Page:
Stages of acculturation as reflected by depression reduction in immigrant nursing students

T. Hener, A. Weller, R. Shor

Research output: Contribution to journalArticlepeer-review

15 Scopus citations


Depression amongst immigrant students from the former Soviet Union was assessed as an index of the stage of their acculturation into the new host society, Israel. At the beginning of the first year of nursing school, three groups completed the Beck Depression Inventory. The two groups of immigrants: immigrant nurses preparing for licensing (N = 26) and immigrant students (N = 16), reported mild levels of depression, while Israeli students (N = 33) were significantly less depressed, within the normal range. Six months later, both immigrant groups were within the normal range, the immigrant nurses group showing the greatest decrease in depression. This change may be explained by adaptation to the educational setting, mastering the host society's language and social anchorage. The importance of background variables for predicting depression reduction is examined. The findings are discussed within the framework of multistage models of acculturation and the implications for counseling immigrant students are presented.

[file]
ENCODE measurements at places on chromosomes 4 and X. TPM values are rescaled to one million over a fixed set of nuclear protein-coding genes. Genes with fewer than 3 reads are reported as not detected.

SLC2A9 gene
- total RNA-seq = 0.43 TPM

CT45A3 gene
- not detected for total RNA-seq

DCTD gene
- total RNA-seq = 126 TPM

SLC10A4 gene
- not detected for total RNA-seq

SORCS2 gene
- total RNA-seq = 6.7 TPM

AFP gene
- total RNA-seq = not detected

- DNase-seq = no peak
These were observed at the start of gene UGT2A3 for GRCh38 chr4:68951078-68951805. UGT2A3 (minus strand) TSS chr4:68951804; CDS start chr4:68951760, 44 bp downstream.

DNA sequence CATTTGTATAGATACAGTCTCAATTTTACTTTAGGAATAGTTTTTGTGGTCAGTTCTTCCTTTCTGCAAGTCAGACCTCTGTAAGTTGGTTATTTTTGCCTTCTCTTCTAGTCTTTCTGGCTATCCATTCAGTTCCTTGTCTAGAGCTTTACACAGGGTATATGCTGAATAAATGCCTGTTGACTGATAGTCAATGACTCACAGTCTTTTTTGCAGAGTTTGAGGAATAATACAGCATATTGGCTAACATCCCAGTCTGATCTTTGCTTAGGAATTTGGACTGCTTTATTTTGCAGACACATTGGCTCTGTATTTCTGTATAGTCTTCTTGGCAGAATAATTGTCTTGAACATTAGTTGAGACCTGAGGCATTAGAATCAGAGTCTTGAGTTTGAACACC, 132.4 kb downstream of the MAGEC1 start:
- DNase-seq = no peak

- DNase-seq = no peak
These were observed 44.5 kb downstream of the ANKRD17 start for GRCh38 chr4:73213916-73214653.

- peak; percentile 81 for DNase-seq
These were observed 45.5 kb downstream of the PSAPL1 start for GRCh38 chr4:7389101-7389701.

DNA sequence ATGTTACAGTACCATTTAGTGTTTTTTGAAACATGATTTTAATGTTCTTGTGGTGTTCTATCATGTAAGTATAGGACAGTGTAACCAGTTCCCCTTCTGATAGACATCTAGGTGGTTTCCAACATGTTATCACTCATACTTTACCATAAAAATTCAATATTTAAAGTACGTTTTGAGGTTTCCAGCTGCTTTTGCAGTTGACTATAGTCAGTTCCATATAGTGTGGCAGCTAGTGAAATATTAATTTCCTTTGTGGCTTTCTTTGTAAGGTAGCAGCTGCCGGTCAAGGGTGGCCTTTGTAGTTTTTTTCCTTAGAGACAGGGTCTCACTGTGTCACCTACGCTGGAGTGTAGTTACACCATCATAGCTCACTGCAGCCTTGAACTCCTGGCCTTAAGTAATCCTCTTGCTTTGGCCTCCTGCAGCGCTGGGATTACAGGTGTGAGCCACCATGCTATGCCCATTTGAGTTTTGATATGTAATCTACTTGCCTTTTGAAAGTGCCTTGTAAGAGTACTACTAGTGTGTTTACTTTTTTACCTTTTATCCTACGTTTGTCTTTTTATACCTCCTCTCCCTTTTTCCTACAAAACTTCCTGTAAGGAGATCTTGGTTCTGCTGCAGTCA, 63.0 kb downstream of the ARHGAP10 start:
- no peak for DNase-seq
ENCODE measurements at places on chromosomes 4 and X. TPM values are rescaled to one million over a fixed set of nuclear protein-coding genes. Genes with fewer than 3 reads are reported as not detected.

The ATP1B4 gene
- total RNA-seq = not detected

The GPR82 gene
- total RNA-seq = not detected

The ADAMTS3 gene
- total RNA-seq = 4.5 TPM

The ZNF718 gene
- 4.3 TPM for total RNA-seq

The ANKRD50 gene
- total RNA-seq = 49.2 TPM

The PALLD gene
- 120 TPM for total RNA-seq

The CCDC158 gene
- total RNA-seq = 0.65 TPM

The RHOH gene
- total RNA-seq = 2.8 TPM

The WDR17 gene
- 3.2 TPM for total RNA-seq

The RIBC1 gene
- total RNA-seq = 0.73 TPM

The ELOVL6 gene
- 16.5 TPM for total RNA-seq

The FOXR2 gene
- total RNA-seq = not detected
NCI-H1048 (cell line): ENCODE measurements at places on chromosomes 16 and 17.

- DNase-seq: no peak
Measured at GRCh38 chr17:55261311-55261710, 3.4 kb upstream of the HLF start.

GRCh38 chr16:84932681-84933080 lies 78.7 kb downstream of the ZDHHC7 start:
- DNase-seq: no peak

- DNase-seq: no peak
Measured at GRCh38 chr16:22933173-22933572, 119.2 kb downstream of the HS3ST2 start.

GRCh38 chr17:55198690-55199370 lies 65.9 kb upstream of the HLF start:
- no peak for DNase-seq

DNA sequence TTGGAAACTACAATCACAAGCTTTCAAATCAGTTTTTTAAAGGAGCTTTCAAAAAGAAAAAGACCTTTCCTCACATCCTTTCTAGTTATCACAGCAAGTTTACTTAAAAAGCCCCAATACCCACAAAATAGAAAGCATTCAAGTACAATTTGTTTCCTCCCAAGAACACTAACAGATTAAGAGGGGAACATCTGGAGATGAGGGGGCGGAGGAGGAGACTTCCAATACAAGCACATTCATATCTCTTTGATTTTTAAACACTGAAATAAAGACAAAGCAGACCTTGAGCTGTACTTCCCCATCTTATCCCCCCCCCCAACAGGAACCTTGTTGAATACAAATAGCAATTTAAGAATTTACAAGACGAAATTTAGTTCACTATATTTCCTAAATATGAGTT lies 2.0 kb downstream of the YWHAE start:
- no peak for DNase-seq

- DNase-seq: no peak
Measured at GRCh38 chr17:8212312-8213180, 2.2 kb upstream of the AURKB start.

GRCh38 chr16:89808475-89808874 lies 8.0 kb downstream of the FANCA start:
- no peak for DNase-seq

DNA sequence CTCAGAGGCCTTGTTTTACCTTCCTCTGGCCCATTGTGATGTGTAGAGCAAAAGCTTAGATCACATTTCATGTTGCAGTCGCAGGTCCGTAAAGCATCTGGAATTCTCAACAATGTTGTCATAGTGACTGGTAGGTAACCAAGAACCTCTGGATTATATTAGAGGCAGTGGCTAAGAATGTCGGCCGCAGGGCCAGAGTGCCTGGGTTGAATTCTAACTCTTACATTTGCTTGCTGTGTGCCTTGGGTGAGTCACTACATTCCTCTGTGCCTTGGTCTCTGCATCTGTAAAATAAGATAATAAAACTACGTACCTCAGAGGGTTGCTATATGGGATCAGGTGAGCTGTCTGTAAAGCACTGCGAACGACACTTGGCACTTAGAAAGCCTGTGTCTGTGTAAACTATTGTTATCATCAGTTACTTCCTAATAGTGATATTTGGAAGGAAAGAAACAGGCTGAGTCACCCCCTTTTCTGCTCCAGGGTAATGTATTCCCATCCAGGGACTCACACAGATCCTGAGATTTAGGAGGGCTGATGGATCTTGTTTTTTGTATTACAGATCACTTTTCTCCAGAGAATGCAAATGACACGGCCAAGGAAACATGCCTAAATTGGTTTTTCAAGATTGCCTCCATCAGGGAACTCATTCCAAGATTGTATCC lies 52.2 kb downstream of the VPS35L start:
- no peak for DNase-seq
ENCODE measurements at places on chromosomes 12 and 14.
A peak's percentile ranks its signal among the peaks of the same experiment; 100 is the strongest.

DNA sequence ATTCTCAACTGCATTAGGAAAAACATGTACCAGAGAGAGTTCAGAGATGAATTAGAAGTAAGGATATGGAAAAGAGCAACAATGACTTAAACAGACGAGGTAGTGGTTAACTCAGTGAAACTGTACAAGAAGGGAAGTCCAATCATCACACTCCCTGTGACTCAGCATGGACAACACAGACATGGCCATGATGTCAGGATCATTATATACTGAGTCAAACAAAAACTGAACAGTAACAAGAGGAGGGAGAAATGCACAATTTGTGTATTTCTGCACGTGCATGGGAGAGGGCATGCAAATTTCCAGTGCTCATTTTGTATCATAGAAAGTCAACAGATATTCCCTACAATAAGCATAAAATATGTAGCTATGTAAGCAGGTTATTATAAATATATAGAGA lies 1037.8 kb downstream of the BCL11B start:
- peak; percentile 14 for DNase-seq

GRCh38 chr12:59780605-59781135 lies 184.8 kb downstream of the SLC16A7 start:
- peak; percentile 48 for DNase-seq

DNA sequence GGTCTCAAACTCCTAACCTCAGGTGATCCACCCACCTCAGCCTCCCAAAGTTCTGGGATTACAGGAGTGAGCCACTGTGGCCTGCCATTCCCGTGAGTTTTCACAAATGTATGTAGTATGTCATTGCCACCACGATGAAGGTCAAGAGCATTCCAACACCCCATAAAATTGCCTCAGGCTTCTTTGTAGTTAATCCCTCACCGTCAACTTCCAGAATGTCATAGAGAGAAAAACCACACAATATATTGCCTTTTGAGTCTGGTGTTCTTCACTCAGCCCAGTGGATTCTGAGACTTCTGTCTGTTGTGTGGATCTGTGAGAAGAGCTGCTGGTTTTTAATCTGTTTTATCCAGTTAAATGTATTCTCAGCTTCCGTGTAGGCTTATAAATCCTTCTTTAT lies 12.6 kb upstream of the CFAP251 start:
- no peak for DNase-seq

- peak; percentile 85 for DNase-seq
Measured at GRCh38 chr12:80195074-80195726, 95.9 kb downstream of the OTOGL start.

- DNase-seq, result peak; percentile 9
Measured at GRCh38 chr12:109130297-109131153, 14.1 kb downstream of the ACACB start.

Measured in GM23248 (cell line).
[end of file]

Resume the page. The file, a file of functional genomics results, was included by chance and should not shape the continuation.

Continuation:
Original languageEnglish
Pages (from-to)247-256
Number of pages10
JournalInternational Journal of Social Psychiatry
Issue number4
StatePublished - Dec 1997


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